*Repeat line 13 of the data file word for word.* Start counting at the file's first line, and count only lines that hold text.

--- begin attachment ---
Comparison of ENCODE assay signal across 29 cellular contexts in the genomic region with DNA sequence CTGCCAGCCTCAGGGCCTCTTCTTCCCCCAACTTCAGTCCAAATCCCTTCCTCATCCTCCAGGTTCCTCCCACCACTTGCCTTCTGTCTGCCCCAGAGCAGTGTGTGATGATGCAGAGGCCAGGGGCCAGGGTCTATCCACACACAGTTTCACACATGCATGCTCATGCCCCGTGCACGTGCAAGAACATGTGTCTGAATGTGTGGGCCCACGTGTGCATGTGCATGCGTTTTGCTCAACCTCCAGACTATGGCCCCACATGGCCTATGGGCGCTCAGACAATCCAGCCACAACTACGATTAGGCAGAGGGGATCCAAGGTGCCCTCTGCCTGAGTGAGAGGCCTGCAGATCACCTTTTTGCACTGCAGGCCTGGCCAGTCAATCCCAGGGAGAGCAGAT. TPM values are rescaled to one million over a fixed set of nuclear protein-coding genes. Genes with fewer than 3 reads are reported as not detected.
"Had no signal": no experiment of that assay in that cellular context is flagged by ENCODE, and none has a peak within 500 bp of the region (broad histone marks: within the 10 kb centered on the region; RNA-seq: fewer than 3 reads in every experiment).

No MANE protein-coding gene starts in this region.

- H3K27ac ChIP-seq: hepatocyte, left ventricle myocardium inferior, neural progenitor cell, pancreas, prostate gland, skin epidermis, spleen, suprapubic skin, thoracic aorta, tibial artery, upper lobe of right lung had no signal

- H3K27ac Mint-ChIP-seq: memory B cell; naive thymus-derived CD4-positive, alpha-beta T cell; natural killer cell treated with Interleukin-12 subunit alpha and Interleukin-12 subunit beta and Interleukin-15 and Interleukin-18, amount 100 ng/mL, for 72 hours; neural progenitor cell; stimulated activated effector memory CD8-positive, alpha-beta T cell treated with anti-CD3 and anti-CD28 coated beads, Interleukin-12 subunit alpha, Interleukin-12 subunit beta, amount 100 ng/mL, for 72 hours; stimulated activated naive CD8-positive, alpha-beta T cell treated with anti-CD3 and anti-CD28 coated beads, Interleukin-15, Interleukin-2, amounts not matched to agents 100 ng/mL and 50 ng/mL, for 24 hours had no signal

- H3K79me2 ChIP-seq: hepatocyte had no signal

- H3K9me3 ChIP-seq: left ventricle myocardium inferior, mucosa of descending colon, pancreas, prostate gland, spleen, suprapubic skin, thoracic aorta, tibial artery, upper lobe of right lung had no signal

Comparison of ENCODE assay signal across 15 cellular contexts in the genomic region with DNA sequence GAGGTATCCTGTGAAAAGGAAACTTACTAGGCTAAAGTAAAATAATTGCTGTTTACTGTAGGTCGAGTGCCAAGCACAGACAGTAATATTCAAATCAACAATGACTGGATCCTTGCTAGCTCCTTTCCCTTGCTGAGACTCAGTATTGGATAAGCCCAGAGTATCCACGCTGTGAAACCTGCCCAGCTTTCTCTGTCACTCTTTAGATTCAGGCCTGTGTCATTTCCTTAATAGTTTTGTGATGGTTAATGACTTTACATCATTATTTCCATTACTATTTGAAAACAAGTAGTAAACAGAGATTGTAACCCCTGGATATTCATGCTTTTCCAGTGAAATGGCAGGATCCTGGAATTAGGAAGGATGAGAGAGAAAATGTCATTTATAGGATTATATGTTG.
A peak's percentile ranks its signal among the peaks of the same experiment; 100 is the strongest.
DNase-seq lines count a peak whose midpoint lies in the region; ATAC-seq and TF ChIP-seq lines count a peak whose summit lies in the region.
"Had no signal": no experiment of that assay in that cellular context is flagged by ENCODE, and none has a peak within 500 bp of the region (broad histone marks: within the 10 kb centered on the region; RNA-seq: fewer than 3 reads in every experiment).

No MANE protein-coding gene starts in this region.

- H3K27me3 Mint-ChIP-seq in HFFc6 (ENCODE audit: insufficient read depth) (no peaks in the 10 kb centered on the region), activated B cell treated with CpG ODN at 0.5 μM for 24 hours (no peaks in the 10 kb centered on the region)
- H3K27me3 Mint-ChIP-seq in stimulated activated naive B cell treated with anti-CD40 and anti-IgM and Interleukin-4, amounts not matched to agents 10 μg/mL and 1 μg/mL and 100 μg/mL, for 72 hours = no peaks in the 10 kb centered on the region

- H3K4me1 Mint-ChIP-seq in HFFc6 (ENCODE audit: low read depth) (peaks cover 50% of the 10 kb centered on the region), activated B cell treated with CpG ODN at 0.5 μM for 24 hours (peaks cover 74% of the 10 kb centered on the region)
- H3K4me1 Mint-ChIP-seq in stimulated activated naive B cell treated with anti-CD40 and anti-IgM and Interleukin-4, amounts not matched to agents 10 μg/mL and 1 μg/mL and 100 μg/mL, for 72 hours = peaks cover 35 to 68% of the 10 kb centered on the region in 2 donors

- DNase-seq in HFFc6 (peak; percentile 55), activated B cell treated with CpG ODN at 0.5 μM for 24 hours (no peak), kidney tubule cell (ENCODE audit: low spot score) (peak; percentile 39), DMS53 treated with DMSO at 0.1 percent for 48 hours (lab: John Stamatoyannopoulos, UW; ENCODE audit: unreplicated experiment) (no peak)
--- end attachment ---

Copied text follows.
- H3K27me3 Mint-ChIP-seq in HFFc6 (ENCODE audit: insufficient read depth) (no peaks in the 10 kb centered on the region), activated B cell treated with CpG ODN at 0.5 μM for 24 hours (no peaks in the 10 kb centered on the region)